2015年8月30日 星期日

[ Big Data 研究 ] 04 管理 Linux Container 虛擬網路 - Part2

使用自訂的虛擬橋接器 (Bridge) 
雖然 Linux 系統提供了功能完整的虛擬網路元件, 讓 LXC 虛擬主機不僅能連結內部網路, 甚至可以連接到外部網路. 但在某些實際狀況下, 我們需要封閉的網路架構來做應用系統的測試, 這時候就需要產生一個自訂的虛擬橋接器, 將測試用的虛擬主機全部連結到自訂虛擬橋接器的網路區段內, 以達到我們的需求

手動建立虛擬橋接器 
要產生自訂的虛擬橋接器, 需要使用 "brctl" 這個指令. 但在使用此指令前, 必須安裝 "bridge-utils" 套件. 而該套件在安裝 LXC 核心模組時, 就已經順便安裝道系統內了. 接著請使用下面命令產生一個名為 "br01" 的自訂虛擬橋接器: 
# brctl addbr br01
# brctl show br01
bridge name bridge id STP enabled interfaces
br01 8000.000000000000 no

目前並沒有任何一台 LXC 虛擬主機連接到 br01 上, 所以 "interface" 欄位上面是空白的. 在使用 br01 虛擬橋接器之前, 必須先使用下面指令啟動之: 
# ifconfig br01 up
# ip addr show br01
42: br01: UP
,LOWER_UP> mtu 1500 qdisc noqueue state UNKNOWN group default
link/ether b6:ff:78:b5:3e:6e brd ff:ff:ff:ff:ff:ff
inet6 fe80::b4ff:78ff:feb5:3e6e/64 scope link
valid_lft forever preferred_lft forever
使用自訂虛擬橋接器 
修改 "虛擬主機組態設定檔" 是為了修改 LXC 虛擬主機預設使用的虛擬橋接器, 而該設定檔可以使用 "tree" 指令查看 LXC 虛擬主機的檔案結構得知: 
 

確認存放位址後, 接著就來修改此檔案, 以 myUS14 虛擬主機作為示範: 
# vi /var/lib/lxc/myUS14/config

修改後, myUS14 虛擬主機就會從預設的 "lxcbr0", 改為連結到 "br01" 的虛擬橋接器上. 

橋街內外部網路 
在前面的步驟中, 我們手動產生了 "br01" 虛擬橋接器. 藉由此虛擬橋接器, 可以建構出實際應用上所需要的封閉網路區段, 不過單單只有內部網路可以溝通, 對於系統測試來說可能還不夠, 如果能讓 br01 虛擬橋接器連結實體主機所使用的網路卡, 就可以讓此網路區段內的虛擬主機, 可以透過實體網路卡連接外部網路. 

接下來我們要讓 br01 虛擬橋接器連接實體主機的 eth0 網路卡, 並把 myUS14 和 ubuntu14 虛擬主機連結到此虛擬橋接器上, 再分別以不同方式設定, 取得 IP 位址. 首先使用以下命令讓 br01 虛擬橋接器連結 eth0 實體網路卡 (如果你的實體主機也是虛擬主機的話如 VMWare workstation, 此步會造成 putty 連線中斷!): 
# brctl addif br01 eth0
# brctl show
bridge name bridge id STP enabled interfaces
br01 8000.000c297488fb no eth0

而你可以使用下面命令將 eth0 從虛擬橋接器 br01 中移除: 
# brctl delif br01 eth0

如果從虛擬橋接器 br01 移除 eth0, 此時該橋接器便是一個 isolated 的環境. 為了讓連接到該橋接器上的虛擬主機能夠收到 DHCP 的 IP, 我們另外啟動了一個 dnsmasq 服務: 
# dnsmasq -u lxc-dnsmasq --strict-order --bind-interfaces --pid-file=/run/lxc/dnsmasq_br01.pid --conf-file= --listen-address 10.1.100.1 --dhcp-range 10.1.100.200,10.1.100.250 --dhcp-lease-max=10 --dhcp-no-override --except-interface=lo --interface=br01 --dhcp-leasefile=/var/lib/misc/dnsmasq.br01.leases --dhcp-authoritative 

這時候啟動 myUS14 虛擬主機應該能拿到 10.1.100.x 的 IP 位址: 
# lxc-start -n myUS14 -d // 啟動虛擬主機 myUS14 到背景中
# lxc-console -n myUS14 // 登入虛擬主機
ubuntu@myUS14:~$ ip addr show eth0
47: eth0: mtu 1500 qdisc pfifo_fast state UP group default qlen 1000
link/ether 00:16:3e:65:9b:85 brd ff:ff:ff:ff:ff:ff
inet 10.1.100.239/24 brd 10.1.100.255 scope global eth0

接下來我們要分別修改 myUS14 和 ubuntu14 的虛擬主機網路卡設定檔, 將前者設定為 DHCP Client, 後者則使用手動固定的方式取得 IP 位址. 首先是 myUS14
# vi /var/lib/lxc/myUS14/rootfs/etc/network/interfaces


預設 LXC 虛擬主機預設就是透過 DHCP Server 的道派發的 IP 位址, 所以上面我們並未作任何修改而是保留設定. 而因為目前 br0 虛擬橋接器已經連結了實體主機的網路卡, 這意味此時myUS14 是透過與實體主機相同的 DHCP 拿到相同網段的 IP 位址. 接著要來設定 ubuntu14 虛擬主機的 固定IP 位址 : 
# vi /var/lib/lxc/ubuntu14/config // 修改預設虛擬橋接器為 br01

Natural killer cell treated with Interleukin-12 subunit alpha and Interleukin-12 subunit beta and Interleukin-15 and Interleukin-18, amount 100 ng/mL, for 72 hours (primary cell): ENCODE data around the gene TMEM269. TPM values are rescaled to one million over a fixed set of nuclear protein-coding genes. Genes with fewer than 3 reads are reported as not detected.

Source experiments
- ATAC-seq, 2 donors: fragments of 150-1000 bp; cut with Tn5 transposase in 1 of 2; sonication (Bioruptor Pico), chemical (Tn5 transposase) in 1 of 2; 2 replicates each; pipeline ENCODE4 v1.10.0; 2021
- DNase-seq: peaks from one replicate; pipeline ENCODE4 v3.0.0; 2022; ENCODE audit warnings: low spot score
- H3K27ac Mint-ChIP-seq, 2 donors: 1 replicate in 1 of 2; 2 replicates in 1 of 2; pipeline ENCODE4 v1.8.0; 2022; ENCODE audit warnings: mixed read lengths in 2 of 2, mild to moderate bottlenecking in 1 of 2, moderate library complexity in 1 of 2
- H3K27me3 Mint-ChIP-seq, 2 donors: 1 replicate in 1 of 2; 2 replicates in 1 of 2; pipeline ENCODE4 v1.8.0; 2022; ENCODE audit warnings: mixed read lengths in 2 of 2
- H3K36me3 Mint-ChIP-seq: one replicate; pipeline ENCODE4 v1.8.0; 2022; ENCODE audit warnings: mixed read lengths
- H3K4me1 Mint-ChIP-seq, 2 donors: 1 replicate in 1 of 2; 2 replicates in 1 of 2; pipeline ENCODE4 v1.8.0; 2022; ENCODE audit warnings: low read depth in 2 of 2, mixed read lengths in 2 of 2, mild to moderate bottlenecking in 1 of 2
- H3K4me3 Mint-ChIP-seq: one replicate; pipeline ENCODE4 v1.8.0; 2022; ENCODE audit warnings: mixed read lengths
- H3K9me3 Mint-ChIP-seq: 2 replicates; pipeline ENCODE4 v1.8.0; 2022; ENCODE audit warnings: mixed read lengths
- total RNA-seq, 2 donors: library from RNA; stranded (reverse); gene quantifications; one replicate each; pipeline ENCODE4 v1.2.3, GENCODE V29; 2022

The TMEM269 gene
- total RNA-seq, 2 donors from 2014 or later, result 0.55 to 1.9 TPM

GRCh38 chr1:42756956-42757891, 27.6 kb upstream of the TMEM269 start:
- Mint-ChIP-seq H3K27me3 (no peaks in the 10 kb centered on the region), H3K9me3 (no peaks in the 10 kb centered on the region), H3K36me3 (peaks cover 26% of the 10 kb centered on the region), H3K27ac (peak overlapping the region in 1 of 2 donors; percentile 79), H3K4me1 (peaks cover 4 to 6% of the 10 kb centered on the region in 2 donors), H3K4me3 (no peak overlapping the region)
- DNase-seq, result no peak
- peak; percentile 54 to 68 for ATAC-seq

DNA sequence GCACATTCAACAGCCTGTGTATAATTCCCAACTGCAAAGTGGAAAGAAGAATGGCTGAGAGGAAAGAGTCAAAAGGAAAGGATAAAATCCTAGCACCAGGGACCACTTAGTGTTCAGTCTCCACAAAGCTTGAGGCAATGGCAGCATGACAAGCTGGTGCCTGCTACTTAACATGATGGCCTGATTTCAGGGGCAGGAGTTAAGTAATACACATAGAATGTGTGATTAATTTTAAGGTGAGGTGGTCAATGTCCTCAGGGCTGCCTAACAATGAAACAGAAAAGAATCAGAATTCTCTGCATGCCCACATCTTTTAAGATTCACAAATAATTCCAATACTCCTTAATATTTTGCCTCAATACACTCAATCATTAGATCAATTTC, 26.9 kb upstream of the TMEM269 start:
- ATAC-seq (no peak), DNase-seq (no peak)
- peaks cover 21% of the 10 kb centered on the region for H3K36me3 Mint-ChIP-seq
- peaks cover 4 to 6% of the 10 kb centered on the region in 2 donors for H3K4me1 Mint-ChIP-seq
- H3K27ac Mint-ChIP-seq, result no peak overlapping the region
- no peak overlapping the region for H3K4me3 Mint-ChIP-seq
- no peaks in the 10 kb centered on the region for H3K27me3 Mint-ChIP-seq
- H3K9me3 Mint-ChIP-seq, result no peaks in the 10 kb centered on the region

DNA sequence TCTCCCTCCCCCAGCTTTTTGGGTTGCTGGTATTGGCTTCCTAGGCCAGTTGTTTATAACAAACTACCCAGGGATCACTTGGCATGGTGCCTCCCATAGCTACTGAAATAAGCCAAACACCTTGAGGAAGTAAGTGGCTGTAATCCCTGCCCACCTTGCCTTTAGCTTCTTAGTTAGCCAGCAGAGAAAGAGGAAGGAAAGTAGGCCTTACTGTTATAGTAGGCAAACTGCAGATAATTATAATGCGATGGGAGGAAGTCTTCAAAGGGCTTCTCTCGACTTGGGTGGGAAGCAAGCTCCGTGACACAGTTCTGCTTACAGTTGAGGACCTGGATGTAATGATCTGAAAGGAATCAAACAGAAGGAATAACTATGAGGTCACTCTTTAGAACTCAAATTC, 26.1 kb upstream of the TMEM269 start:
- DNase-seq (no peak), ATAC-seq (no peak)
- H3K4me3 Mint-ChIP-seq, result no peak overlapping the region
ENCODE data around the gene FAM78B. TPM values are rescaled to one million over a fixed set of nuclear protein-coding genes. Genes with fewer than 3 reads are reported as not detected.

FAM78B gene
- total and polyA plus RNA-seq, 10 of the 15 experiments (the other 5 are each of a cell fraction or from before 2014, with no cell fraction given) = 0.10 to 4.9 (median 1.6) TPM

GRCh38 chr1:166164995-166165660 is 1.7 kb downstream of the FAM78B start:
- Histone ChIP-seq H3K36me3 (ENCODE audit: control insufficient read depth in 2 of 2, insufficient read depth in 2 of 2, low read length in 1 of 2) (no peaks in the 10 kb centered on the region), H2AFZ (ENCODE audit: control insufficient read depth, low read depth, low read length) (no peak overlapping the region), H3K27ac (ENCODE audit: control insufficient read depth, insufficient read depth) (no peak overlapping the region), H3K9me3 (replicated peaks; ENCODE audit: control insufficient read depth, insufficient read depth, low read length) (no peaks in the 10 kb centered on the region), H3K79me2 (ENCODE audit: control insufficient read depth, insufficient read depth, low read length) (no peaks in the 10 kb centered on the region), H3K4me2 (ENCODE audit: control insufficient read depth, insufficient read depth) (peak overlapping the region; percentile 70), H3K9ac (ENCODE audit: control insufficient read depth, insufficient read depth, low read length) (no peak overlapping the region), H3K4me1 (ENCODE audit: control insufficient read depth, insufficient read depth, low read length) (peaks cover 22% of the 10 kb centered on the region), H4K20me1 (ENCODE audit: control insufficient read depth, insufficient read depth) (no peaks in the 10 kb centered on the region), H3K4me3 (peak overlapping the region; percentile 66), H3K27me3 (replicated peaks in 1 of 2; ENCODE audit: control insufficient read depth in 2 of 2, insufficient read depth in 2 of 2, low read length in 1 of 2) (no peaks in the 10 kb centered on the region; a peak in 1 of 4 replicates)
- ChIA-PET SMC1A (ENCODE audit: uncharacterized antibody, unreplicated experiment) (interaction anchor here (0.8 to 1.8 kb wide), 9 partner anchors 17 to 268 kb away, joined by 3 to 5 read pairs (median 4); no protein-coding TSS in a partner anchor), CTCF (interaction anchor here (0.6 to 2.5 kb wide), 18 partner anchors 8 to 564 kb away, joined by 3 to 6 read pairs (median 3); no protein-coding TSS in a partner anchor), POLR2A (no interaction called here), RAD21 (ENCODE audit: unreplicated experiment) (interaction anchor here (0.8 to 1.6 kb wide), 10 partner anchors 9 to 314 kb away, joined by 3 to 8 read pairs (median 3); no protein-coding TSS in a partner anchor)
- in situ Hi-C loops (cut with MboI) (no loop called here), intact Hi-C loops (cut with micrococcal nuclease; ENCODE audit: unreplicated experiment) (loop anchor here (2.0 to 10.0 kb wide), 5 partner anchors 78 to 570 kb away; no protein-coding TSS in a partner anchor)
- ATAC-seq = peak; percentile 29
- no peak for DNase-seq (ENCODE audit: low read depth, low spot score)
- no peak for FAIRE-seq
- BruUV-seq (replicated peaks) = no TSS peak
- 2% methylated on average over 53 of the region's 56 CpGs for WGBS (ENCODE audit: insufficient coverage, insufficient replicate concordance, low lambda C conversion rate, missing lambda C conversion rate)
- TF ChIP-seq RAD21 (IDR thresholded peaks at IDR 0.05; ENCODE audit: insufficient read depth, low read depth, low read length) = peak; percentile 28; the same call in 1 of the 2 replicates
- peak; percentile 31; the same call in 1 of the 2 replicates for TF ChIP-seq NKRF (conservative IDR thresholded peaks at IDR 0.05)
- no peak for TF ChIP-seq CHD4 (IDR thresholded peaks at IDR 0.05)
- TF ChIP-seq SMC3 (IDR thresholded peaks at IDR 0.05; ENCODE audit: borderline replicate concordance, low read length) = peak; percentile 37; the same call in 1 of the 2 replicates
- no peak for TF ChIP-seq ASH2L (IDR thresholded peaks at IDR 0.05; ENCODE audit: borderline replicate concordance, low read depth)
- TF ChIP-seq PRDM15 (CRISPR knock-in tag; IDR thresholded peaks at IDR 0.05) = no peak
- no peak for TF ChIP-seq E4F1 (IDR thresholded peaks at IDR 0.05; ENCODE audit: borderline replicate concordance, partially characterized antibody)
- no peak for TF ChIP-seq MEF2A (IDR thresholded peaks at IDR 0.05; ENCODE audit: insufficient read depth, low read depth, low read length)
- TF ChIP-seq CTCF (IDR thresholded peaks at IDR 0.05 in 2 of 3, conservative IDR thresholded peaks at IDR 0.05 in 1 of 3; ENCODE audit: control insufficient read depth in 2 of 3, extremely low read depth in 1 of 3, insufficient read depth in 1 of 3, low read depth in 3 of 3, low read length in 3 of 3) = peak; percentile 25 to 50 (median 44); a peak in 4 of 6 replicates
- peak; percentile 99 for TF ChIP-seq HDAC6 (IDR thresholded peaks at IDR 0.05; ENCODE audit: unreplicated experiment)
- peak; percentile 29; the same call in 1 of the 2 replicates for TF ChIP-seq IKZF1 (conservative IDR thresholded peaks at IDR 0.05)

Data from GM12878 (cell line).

# vi /var/lib/lxc/ubuntu14/rootfs/etc/network/interfaces // 設定固定 IP 10.1.100.245/24
  1. # This file describes the network interfaces available on your system  
  2. # and how to activate them. For more information, see interfaces(5).  
  3.   
  4. # The loopback network interface  
  5. auto lo  
  6. iface lo inet loopback  
  7.   
  8. auto eth0  
  9. iface eth0 inet static  
  10. address 10.1.100.245  
  11. netmask 255.255.255.0  
  12. gateway 10.1.100.1  
  13. dns-nameservers 168.95.1.1  

上面的 gateway, ip 與 netmask 請依據主機上的網路設定給適當的值 (此時 myUS14 上面的 IP 是 10.1.254.239). 接著兩個虛擬主機應該能透過虛擬橋接器 br01 互通: (可以透過 'Ctrl+a' then 'q' 來離開虛擬主機的 Console
# lxc-start -n ubuntu14 -d // 啟動虛擬主機 ubuntu14 到背景中
# lxc-console -n ubuntu14 // 登入虛擬主機
ubuntu@ubuntu14:~$ ip addr show eth0
49: eth0: mtu 1500 qdisc pfifo_fast state UP group default qlen 1000
link/ether 00:16:3e:49:de:a3 brd ff:ff:ff:ff:ff:ff
inet 10.1.100.245/24 brd 10.1.100.255 scope global eth0
...

ubuntu@ubuntu14:~$ ping -c 3 10.1.100.239 // 確認可以連接到虛擬主機 myUS14
PING 10.1.100.239 (10.1.100.239) 56(84) bytes of data.
64 bytes from 10.1.100.239: icmp_seq=1 ttl=64 time=0.091 ms
...

連接網際網路 
上面剛建立好的 br01 虛擬橋接器並未提供 NAT 轉址功能, 沒辦法讓連結到 br01 上的 LXC 虛擬主機透過轉址的方式, 與外部網路溝通. 而在 Linux 系統內要實現 NAT 轉址功能, 就需要命令 iptables 才行. 請在實體主機上輸入以下命令: 
// -A: 新增規則
// -o: 指定封包由哪張網卡出去
// -s: 設定封包的來源
// -j: 後續的動作為 'MASQUERADE'

# iptables -t nat -A POSTROUTING -o eth0 -s 10.1.100.0/24 -j MASQUERADE
# iptables -t nat -L -n
Chain PREROUTING (policy ACCEPT)
target prot opt source destination

Chain INPUT (policy ACCEPT)
target prot opt source destination

Chain OUTPUT (policy ACCEPT)
target prot opt source destination

Chain POSTROUTING (policy ACCEPT)
target prot opt source destination
MASQUERADE all -- 10.0.3.0/24 !10.0.3.0/24
MASQUERADE all -- 10.0.100.0/24 !10.0.100.0/24
MASQUERADE all -- 10.1.100.0/24 0.0.0.0/0

此時登入虛擬主機 myUS14 確認外部網路連接: 
# lxc-console -n myUS14 // 連結虛擬主機 myUS14
ubuntu@myUS14:~$ ping -c 3 www.google.com.tw
PING www.google.com.tw (64.233.189.94) 56(84) bytes of data.
64 bytes from tl-in-f94.1e100.net (64.233.189.94): icmp_seq=1 ttl=127 time=37.9 ms
...

LXC 虛擬主機獨佔實體網路卡 
LXC 核心模組預設的 'lxcbr0' 虛擬橋接器透過 'dnsmasq' 這個套件讓 lxcbr0 可以提供 DHCP 與 DNS Cache Server 服務, 也因為命另 iptables 的協助, 虛擬主機可以提供 NAT 轉址方式來連接到 Internet. 然而在實際的應用面上, 虛擬主機可並不只是單單用來測試系統開發, 或者當作重要網路服務, 應用系統的備援, 而是有可能會直接取代正在線上運作的實體主來提供各項服務. 因此虛擬主機的網路效能就變得非常重要! 因此 LXC 核心模組提供功能讓 LXC 虛擬主機能直接使用實體網路卡與外部網路溝通! 

要讓 LXC 虛擬主機獨佔主機上的網路卡前, 我們需先確定主機上的網路資源, 畢竟要有兩張以上的實體網路卡, 才能讓 LXC 虛擬主機獨佔其中一張. 架設你的實體主機上有兩張實體網路卡 eth0 與 eth1, 並打算讓虛擬主機獨佔 eth1, 則你可以可修改虛擬主機組態設定檔如下 (以虛擬主機 myUS14 為例): 
# vi /var/lib/lxc/myUS14/config
  1. # Template used to create this container: /usr/share/lxc/templates/lxc-ubuntu  
  2. # Parameters passed to the template:  
  3. # For additional config options, please look at lxc.container.conf(5)  
  4.   
  5. # Common configuration  
  6. lxc.include = /usr/share/lxc/config/ubuntu.common.conf  
  7.   
  8. # Container specific configuration  
  9. lxc.rootfs = /var/lib/lxc/myUS14/rootfs  
  10. lxc.mount = /var/lib/lxc/myUS14/fstab  
  11. lxc.utsname = myUS14  
  12. lxc.arch = amd64  
  13.   
  14. # Network configuration  
  15. #lxc.network.type = veth